If at first you don’t succeed, try, try again.
That seems to be the mantra for State Senator Marty Harbin (R-Tyrone.)
Last week, Harbin announced his intentions on Facebook.
“Yesterday, I introduced Senate Bill 221 the Religious Freedom Restoration Act. This simple legislation would meet the Supreme Court’s 1997 requirement that if a state wants to protect the first amendment right of religious freedom from government incursion it must pass this federal legislation at the state level. So far 31 states have done this, and it is past time for Georgia to do so as well.
This legislation is currently in place in Virginia, the site of one of Amazon’s new headquarters. This legislation would require the government to have a compelling interest before it could interfere with someone’s religious practices. It would also require the government, in cases where interfering was necessary, to do so in the least invasive way possible,” he wrote.
The bill was immediately condemned by voices around the state.
In its policy statements for 2019, the Georgia Chamber of Commerce puts legislators on notice that it will not tolerate legislation that could lead to discrimination.
“The Georgia Chamber of Commerce opposes legislation or policies that support or promote, or appear to support or promote, discriminatory practices. Georgia is home to a diverse business community of large and small companies across various sectors, which employ and serve a multicultural demographic. The preservation, establishment, and practice of discriminatory policies or culture will jeopardize the state’s ability to grow its economy and negatively impact Georgia’s reputation as a leader for global commerce,” the statement reads.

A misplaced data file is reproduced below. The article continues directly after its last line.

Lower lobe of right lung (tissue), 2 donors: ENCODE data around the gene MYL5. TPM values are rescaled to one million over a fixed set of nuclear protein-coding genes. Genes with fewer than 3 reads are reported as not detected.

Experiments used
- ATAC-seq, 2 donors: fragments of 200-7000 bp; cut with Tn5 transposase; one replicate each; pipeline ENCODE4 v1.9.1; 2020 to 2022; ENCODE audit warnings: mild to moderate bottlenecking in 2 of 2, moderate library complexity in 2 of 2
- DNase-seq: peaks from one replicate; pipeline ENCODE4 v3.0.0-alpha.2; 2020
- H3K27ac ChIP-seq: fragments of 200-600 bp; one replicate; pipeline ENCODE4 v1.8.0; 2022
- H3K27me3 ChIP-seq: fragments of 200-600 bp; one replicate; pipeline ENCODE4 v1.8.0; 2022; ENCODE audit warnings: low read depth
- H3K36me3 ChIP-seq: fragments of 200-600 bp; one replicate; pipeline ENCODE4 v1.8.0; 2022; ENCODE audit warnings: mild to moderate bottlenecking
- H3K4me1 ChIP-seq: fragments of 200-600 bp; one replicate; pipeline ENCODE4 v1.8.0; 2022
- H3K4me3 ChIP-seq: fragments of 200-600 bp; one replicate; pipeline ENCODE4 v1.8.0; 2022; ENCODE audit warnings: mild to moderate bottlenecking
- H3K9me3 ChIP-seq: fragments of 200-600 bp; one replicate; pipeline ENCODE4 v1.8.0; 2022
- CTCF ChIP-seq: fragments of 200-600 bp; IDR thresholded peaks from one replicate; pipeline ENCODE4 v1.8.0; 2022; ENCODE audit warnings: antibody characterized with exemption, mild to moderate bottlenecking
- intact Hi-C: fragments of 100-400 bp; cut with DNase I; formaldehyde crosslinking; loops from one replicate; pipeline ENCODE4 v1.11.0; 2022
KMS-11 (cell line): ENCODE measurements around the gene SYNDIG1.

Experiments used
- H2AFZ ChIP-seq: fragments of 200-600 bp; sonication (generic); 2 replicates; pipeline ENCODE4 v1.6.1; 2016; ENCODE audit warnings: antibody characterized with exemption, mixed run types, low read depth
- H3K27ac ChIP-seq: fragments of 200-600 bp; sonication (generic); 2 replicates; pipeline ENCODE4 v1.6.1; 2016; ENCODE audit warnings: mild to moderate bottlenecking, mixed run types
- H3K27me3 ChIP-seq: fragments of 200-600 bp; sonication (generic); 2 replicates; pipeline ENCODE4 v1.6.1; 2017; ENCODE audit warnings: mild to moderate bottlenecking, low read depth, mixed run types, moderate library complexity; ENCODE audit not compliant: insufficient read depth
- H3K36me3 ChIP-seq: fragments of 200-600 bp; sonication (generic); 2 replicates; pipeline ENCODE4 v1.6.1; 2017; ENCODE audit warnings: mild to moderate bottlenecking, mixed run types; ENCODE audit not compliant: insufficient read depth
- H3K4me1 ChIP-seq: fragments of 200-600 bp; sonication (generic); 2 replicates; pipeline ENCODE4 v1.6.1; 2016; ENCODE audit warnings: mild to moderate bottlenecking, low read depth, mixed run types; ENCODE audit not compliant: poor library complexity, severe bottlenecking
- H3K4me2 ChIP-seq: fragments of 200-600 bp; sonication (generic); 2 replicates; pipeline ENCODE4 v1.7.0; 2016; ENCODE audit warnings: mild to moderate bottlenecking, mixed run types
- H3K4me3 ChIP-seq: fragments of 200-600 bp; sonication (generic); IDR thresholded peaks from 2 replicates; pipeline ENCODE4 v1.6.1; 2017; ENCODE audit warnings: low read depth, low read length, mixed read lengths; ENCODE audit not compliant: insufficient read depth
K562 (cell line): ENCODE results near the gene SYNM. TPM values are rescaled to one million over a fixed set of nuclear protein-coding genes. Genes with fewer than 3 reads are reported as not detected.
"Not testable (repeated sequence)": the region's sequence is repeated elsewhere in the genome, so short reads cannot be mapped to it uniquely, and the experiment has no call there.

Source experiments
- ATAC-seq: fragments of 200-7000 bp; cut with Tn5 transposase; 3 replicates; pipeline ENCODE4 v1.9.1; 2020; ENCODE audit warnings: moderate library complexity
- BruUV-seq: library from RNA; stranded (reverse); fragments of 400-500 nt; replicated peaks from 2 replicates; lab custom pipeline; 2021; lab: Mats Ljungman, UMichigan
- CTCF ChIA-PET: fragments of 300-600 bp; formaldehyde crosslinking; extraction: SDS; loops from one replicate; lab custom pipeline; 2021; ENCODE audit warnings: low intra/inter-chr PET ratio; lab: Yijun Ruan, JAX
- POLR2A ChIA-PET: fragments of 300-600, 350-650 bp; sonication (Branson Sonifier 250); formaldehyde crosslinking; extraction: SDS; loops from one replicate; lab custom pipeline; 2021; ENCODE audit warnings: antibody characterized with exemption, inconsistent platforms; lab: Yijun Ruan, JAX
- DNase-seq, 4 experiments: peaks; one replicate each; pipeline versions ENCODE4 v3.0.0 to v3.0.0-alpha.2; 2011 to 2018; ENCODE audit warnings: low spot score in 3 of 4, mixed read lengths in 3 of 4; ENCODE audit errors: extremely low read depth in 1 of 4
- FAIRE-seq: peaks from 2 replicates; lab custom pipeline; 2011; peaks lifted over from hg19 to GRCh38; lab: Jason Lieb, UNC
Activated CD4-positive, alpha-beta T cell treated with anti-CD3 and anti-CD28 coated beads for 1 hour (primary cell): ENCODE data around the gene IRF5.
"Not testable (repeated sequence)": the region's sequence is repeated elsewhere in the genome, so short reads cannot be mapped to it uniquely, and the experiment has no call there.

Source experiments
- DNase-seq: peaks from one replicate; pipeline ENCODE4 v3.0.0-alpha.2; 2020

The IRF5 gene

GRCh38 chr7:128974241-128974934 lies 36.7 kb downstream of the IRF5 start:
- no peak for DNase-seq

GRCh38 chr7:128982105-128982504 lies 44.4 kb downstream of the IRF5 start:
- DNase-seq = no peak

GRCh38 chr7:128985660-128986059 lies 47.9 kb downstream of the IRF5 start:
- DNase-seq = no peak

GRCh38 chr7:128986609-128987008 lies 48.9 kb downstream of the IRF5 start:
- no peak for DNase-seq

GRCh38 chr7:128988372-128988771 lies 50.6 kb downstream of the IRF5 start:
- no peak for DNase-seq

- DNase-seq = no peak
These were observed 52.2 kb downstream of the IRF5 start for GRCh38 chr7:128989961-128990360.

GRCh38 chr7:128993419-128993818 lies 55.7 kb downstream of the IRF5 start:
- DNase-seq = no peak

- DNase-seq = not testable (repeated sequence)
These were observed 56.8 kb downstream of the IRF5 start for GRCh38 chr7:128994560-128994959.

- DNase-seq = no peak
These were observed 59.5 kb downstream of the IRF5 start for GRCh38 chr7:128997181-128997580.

“Here we go again: extremist lawmakers seem prepared to put us in a negative national spotlight yet again, risking Georgia’s economic reputation and putting LGBT people in harm’s way,” said Jeff Graham, executive director of Georgia Equality in a press release.
“The freedom for religion is important to all of us, including LGBT people. The idea that treating people fairly and equally under the law somehow erodes religious freedom is, frankly, false. This legislation would send our state in the wrong direction and will spark a painfully divisive debate just by its introduction. Rather than spend yet another year gridlocking over discriminatory measures that would harm our state, they could finally advance a comprehensive civil rights law that protects Georgians from all walks of life.”
The bill had a committee hearing Monday, but no action was taken.